Oshawa, Ontario of the 1950s – a time of significant change and tensions – is the backdrop to his integration into North American life.
The narrative is well-supported by sixteen colour illustrations by the young and accomplished Victoria artist and illustrator Greg Moran. Greg also did the cover design.
I've now read the book twice. It's an extraordinary book. You have a very special writing style that mixes imagery, social/historical content and context, feeling, and humour. My favourite pieces are those on Hurricane Charlie, for obvious reasons, and the near-fatal encounter between your crotch and the barbed wire fence that famous Sunday; which made me nearly fall out of my chair laughing. But the pieces that made the biggest emotional impact were those of trauma—your Grandmother's death and what followed; your departure from Jamaica; your reunion with your Mother, and your last letter to her, the terminal piece.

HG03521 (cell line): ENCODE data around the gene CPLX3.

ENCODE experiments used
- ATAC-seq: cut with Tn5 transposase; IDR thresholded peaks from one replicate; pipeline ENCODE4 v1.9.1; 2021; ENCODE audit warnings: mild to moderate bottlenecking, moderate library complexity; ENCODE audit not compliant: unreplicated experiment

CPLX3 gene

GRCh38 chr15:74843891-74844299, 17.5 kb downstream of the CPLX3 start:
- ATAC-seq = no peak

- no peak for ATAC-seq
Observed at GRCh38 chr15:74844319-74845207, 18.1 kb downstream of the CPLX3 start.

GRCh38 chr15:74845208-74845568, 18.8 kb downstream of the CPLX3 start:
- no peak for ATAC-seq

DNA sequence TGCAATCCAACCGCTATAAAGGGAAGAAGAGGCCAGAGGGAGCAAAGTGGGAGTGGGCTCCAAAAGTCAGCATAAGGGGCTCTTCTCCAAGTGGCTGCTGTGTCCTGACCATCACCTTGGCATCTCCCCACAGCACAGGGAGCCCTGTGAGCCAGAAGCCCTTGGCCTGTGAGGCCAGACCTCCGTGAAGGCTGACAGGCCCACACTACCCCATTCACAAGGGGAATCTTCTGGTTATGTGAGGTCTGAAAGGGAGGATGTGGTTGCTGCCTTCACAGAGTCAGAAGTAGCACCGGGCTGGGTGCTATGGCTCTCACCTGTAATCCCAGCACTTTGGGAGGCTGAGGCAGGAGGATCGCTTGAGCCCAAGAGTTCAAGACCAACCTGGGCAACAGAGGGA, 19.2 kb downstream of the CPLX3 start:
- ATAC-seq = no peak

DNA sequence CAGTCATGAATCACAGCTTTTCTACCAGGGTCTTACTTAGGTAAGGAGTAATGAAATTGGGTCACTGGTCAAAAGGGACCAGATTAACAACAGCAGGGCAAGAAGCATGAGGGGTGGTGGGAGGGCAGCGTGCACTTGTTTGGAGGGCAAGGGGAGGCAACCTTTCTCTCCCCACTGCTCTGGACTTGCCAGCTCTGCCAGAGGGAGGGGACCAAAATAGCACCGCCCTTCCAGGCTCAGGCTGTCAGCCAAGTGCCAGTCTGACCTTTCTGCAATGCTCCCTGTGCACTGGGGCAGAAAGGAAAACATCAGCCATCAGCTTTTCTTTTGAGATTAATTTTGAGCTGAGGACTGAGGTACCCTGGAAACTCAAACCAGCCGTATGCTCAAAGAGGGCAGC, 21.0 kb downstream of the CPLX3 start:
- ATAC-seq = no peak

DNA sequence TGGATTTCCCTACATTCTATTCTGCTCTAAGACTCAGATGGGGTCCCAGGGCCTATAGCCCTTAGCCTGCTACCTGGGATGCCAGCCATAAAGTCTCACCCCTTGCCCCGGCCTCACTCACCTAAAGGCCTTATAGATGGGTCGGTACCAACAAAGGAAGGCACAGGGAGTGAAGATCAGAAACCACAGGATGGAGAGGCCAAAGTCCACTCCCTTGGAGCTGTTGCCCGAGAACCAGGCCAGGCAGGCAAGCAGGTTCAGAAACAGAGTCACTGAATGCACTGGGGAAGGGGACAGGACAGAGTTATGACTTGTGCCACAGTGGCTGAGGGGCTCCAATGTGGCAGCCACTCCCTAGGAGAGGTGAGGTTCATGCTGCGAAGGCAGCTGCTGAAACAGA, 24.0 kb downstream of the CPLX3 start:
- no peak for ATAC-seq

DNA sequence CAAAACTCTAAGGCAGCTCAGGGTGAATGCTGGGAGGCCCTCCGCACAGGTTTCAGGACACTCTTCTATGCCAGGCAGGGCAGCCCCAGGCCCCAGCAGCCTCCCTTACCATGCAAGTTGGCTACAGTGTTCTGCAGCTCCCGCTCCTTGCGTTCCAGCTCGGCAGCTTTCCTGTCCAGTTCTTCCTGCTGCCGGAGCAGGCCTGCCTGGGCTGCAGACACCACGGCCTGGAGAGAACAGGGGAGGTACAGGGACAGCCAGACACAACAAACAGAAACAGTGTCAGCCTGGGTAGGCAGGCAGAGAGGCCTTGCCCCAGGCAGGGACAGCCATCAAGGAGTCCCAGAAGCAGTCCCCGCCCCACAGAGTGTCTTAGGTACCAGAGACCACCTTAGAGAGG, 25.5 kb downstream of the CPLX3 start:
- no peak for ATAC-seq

Dr. Norman Girvan, Maraval, Trinidad & Tobago
What a treat to read something that resonates with my childhood.[…] Your descriptions speak to me of a place in me that remains hungry much of the time. Because growing up in Jamaica is such an “odd” experience most people cannot write it, yet you have succeeded in getting on paper the Jamaican genius for finding a steady stream of wit and humour in the midst of human tragedy and sudden eruptions of violence from human and animal kind, be it the mad wasps or the inmates of Belleview.
Eileen Garcia, Nanaimo, B.C.